Revlon Rule - Explained
What is the Revlon Rule?
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What is the Revlon Rule?
When a hostile takeover is about to occur and is inevitable, a company's board of directors makes a satisfactory effort to get the company the highest possible value they can get. This is known as the Revlon Rule. This rule is characterized by a little explanation of a board of directors' fiduciary duties. It is generally restricted to the protection of a company from external imminent danger. All conditions being normal, it is not demanded of a director to make negotiations with an enemy who bids with hostility. Under the U.S. legal system, a fiduciary duty is a legal term that describes the relationship between two parties that necessitates one to act solely in the interest of the other.
How Does the Revlon Rule Work?
The case between Revlon, Inc. and MacAndrews & Forbes Holdings, Inc., which was tried before the Delaware Supreme Court resulted in the Revlon Rule. The court generally didn't draw its merit of a merger except the plaintiff could prove the failure of the board of directors to act in due care of the company. This rule has been used by judges to treat cases involving a company's sale since 1985. An important legal precedent that moved the board of directors' role away from preserving the company to increase the company's short-term shareholders' financial gains was set by the Revlon Rule. These Revlon duties resulted in a thorough inspection on the decisions made by a board.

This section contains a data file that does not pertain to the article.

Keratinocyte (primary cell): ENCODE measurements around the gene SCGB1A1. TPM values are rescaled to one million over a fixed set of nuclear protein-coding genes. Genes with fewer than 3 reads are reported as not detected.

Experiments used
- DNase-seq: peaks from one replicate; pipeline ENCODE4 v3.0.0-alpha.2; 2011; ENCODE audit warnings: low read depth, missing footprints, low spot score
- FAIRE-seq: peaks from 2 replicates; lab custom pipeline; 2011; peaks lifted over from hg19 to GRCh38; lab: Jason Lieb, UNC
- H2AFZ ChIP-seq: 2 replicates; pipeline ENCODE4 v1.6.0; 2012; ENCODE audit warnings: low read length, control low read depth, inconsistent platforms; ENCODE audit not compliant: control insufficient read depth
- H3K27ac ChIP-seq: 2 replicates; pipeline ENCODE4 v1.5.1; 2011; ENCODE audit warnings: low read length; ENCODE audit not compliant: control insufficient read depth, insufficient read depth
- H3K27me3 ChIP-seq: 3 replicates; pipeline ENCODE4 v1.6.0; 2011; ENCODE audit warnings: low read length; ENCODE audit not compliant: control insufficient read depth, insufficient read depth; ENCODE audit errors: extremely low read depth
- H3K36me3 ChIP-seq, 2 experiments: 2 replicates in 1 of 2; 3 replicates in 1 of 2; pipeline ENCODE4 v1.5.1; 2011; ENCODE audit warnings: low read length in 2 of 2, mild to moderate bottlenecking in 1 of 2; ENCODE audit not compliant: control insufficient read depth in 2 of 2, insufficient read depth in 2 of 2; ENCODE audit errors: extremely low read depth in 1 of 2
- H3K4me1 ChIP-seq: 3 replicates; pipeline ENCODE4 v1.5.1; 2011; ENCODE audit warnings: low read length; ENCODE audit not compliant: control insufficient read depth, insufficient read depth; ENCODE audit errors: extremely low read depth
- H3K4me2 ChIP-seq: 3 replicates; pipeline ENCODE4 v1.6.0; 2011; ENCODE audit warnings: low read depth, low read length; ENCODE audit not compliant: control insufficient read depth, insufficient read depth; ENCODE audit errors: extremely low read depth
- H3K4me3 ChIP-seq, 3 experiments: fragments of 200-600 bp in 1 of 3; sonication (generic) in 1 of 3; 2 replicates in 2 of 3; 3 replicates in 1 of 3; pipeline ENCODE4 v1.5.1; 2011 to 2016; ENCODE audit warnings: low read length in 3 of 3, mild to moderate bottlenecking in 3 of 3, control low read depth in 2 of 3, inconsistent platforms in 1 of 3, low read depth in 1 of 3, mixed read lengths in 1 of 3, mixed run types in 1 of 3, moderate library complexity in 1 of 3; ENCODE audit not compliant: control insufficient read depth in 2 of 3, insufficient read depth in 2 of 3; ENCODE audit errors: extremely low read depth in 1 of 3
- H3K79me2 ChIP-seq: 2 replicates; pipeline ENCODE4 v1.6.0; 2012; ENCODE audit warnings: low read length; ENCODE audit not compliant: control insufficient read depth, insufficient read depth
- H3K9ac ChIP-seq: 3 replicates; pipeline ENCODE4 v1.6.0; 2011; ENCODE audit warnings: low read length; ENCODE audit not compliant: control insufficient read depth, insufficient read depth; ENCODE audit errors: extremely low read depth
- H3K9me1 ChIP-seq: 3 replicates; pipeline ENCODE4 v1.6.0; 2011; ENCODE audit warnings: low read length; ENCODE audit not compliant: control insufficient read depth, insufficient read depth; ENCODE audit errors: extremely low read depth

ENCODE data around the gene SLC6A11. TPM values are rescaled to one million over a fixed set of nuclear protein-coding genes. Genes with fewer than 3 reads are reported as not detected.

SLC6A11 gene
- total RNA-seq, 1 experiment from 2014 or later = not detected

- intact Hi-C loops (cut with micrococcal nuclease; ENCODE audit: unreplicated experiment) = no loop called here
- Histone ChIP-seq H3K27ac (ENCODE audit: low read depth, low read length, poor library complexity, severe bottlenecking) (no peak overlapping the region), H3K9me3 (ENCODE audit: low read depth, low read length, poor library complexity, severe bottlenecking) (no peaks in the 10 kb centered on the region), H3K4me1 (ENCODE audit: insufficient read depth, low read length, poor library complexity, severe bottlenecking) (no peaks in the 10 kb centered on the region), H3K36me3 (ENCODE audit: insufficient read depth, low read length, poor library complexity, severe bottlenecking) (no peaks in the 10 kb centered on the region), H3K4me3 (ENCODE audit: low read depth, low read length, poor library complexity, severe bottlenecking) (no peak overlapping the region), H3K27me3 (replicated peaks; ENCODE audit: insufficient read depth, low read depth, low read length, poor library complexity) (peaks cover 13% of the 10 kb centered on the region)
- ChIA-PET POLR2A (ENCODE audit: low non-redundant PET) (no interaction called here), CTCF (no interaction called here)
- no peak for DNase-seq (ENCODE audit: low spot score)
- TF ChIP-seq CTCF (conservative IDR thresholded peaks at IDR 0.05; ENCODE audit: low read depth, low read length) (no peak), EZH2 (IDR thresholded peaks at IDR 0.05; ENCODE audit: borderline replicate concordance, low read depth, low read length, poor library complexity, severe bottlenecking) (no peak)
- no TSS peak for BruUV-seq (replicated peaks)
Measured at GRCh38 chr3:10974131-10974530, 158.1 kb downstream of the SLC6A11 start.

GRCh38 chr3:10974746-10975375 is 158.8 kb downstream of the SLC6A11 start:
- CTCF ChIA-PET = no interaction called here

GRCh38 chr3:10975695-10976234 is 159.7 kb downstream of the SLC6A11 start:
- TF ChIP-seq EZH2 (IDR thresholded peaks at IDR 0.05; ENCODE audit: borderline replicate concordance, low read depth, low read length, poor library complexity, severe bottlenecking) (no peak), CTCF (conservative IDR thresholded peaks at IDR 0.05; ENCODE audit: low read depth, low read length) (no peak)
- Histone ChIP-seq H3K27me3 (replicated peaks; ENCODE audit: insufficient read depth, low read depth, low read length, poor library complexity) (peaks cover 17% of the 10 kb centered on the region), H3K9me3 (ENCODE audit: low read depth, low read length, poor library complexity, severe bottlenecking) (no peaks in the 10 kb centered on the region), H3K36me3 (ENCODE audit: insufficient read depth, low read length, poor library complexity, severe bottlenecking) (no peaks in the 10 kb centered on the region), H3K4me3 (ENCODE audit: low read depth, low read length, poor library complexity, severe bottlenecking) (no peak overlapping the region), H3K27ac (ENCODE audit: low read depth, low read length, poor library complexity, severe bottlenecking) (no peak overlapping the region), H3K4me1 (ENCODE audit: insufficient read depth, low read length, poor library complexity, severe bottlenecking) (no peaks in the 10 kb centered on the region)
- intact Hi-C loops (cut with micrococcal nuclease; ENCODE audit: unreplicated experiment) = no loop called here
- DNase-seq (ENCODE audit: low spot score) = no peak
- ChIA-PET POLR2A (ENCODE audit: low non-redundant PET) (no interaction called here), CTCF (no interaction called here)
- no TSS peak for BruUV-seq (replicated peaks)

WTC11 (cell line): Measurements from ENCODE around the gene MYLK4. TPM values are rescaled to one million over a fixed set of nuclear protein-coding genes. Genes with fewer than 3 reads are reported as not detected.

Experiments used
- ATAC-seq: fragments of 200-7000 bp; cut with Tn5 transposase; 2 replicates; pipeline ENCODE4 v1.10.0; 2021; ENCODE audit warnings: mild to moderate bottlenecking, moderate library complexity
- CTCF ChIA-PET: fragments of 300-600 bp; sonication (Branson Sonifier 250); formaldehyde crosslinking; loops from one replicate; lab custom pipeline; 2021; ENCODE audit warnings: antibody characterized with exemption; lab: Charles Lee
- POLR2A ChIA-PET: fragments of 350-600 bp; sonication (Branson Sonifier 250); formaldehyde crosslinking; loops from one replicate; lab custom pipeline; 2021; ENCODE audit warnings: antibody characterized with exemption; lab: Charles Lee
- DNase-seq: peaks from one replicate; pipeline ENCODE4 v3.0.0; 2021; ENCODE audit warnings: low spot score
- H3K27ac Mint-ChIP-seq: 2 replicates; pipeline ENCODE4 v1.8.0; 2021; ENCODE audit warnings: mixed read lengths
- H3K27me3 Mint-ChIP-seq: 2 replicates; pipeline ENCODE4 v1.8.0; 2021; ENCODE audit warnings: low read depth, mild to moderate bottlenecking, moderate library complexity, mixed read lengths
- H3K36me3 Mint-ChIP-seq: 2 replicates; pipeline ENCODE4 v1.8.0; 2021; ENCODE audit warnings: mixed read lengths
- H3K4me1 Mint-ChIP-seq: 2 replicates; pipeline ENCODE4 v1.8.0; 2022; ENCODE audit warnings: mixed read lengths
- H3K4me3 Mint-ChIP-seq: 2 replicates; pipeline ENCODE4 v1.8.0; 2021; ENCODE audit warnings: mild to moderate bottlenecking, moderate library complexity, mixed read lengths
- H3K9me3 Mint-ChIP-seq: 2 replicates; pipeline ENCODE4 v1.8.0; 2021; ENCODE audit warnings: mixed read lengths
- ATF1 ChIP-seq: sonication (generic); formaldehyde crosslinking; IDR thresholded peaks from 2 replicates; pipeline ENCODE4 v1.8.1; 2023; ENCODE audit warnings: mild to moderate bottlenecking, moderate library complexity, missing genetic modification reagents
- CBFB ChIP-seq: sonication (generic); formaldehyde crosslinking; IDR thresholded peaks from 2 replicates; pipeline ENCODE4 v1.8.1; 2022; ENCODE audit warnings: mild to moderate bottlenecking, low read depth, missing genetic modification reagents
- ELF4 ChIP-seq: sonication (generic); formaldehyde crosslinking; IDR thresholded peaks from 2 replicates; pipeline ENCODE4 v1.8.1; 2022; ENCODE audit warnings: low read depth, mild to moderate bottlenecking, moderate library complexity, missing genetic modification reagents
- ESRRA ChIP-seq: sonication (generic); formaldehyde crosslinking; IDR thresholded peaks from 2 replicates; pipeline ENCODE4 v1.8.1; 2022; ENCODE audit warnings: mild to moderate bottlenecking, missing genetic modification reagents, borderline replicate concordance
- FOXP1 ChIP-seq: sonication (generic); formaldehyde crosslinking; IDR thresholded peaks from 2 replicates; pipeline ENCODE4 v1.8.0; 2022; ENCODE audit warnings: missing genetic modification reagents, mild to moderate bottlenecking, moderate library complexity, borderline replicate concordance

Thumbing a Nose at the Revlon Rule
With the backing off Mr. Buffet, Heinz Company and Kraft Foods Group, Inc. agreed on a definitive merger agreement in March 2015. A no-shop provision was listed in this agreement which successfully prevented the board of directors of Kraft Foods Group, Inc. from seeking a better deal for Kraft shareholders under the spirit of the Revlon Rule. The reason why the board of directors decided to turn a blind eye on the rule has been unclear. It is unknown whether it was an independent decision or the board was daunted and signed the no-shop clause. The Buffet-backed group got the company on its own terms. This resulted in the saying "What Warren Buffett wants Warren Buffett gets".
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